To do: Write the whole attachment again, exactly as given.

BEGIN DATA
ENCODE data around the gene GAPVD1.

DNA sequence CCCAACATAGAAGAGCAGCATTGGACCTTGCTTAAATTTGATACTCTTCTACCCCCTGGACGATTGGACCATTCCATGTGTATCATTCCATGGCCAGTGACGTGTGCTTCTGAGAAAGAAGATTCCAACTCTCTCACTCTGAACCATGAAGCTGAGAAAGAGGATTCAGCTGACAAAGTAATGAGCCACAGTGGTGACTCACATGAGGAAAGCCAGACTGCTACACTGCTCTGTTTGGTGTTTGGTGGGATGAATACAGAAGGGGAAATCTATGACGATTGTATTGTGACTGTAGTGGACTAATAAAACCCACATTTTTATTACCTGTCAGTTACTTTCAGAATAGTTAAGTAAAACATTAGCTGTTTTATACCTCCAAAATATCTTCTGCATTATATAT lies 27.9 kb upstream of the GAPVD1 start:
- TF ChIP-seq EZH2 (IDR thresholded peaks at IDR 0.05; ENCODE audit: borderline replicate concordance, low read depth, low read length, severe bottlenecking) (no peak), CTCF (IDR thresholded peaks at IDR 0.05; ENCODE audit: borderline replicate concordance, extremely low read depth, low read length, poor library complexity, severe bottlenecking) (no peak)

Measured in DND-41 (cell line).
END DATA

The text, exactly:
ENCODE data around the gene GAPVD1.

DNA sequence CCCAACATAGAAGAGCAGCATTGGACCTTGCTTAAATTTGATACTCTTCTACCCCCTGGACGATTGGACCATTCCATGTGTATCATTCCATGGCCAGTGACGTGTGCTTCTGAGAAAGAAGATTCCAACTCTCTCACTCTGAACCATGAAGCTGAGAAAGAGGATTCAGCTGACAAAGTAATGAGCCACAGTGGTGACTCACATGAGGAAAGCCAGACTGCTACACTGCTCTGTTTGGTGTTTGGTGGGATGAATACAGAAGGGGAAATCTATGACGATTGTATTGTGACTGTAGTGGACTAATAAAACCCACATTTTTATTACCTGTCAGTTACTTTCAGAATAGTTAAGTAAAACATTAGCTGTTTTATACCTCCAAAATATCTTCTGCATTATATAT lies 27.9 kb upstream of the GAPVD1 start:
- TF ChIP-seq EZH2 (IDR thresholded peaks at IDR 0.05; ENCODE audit: borderline replicate concordance, low read depth, low read length, severe bottlenecking) (no peak), CTCF (IDR thresholded peaks at IDR 0.05; ENCODE audit: borderline replicate concordance, extremely low read depth, low read length, poor library complexity, severe bottlenecking) (no peak)

Measured in DND-41 (cell line).